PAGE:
Gents, there’s more to Champagne than just popping bottles. New Year’s Eve is creeping up on us; this means your going to be springing for a bottle or two. Before you empty out your wallet for a quality bottle of champagne here’s what you need to know about Champagne and its selection.
Is it really Champagne?
Let’s get one thing clear: Champagne is wine and it can only hold its title if it comes from the Champagne region of France. It is prepared under the “méthode champenoise,” a labor-intensive and costly process where the wine undergoes a secondary fermentation inside the bottle, creating bubbles. Fear not, sparkling wine from other regions throughout the world can be prepared in the same manner. There are tasty alternatives, such as Italian prosecco and Spanish cava.
Discovering the Taste
By looking at the label and searching for one of these key terms, you’ll have a better idea of what the product will ultimately taste like.
- Doux: The sweetest type of Champagne you’ll find.
- Demi-Sec: A sweet Champagne that’s not as cloying as typical dessert wine, hence the name “half sweet.”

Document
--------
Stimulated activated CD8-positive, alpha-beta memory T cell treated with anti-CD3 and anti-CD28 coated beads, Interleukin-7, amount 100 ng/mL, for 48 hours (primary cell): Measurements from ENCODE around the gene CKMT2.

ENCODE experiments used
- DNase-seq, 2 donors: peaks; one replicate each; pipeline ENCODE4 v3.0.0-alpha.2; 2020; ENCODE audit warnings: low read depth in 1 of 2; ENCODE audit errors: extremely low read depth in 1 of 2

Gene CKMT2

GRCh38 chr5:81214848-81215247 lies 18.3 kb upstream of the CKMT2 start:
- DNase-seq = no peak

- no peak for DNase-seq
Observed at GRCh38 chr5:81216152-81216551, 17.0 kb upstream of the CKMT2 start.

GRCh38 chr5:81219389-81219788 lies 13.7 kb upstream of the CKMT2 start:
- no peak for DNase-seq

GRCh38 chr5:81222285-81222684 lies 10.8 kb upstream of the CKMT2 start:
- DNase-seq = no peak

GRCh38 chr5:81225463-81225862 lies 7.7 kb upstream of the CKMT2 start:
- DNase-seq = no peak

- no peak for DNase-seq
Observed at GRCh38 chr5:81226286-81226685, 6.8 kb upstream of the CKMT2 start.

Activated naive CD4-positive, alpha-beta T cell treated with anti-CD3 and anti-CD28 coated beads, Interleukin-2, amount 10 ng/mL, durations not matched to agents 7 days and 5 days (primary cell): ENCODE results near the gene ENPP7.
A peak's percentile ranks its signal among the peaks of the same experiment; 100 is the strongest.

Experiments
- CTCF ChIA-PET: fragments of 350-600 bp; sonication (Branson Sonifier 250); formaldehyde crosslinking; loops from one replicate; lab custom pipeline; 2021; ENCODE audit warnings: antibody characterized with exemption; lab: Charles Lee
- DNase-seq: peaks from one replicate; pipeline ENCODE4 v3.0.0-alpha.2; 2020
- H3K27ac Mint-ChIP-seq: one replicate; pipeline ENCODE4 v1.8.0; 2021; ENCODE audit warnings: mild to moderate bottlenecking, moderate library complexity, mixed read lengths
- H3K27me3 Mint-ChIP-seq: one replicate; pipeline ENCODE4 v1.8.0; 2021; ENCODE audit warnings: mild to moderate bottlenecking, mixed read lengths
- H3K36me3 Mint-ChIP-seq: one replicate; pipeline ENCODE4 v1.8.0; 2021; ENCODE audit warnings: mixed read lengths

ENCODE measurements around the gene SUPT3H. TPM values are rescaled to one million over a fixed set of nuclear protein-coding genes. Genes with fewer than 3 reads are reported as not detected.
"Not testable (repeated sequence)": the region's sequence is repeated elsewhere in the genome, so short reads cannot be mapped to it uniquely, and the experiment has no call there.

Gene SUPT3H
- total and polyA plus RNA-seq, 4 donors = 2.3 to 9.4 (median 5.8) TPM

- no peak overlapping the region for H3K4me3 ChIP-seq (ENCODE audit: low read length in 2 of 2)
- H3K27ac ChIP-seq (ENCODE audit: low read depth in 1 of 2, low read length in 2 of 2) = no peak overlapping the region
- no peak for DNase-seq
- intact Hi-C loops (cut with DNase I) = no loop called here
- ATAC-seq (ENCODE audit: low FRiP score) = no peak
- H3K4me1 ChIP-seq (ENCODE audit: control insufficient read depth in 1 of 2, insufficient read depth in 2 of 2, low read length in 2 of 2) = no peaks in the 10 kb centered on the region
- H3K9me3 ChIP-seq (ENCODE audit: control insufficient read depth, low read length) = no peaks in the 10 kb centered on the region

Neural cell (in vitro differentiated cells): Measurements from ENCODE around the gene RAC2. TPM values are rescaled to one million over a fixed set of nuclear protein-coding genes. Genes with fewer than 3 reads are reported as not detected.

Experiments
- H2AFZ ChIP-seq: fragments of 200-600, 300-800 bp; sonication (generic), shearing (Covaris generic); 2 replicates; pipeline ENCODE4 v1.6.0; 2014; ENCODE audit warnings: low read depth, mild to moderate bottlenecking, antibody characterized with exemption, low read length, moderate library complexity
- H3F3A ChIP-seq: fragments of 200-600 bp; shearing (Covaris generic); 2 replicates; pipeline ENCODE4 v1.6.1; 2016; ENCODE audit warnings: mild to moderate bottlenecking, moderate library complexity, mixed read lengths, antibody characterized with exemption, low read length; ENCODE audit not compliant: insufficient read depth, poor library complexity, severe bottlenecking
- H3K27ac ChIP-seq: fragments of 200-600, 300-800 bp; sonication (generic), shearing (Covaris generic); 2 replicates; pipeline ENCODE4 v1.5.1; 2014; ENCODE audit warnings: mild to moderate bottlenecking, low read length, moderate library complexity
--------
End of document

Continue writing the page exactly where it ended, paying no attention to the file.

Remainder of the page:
- Dry: Champagne that’s not as sweet as a demi-sec.
- Extra Dry: A Champagne that is a step dryer.
- Brut (pronounced broot): The driest Champagne you can find and the most popular as it can be paired with a variety of dishes.
Fruits of One’s Labor
Look for one of these key terms to find out which grapes produced the sparkling wine. This will also help you determine which meals you should pair your drink with:
- Blanc de Blancs (white of whites): A Champagne made with chardonnay grapes. This delicate variation is best served with light foods, such as seafood and soup.
- Blanc de Noirs (white of darks): A Champagne made with pinot noir and pinot meunier grapes. It features a deeper, golden yellow hue and is usually paired with full-flavored foods, such as meat and cheese.
- Rosé: Pink-hued Champagne that gets its coloring from either the skins of dark grapes or adding a little red wine to white wine during the fermentation process. Rosé compliments richer dishes, such as duck or chocolate.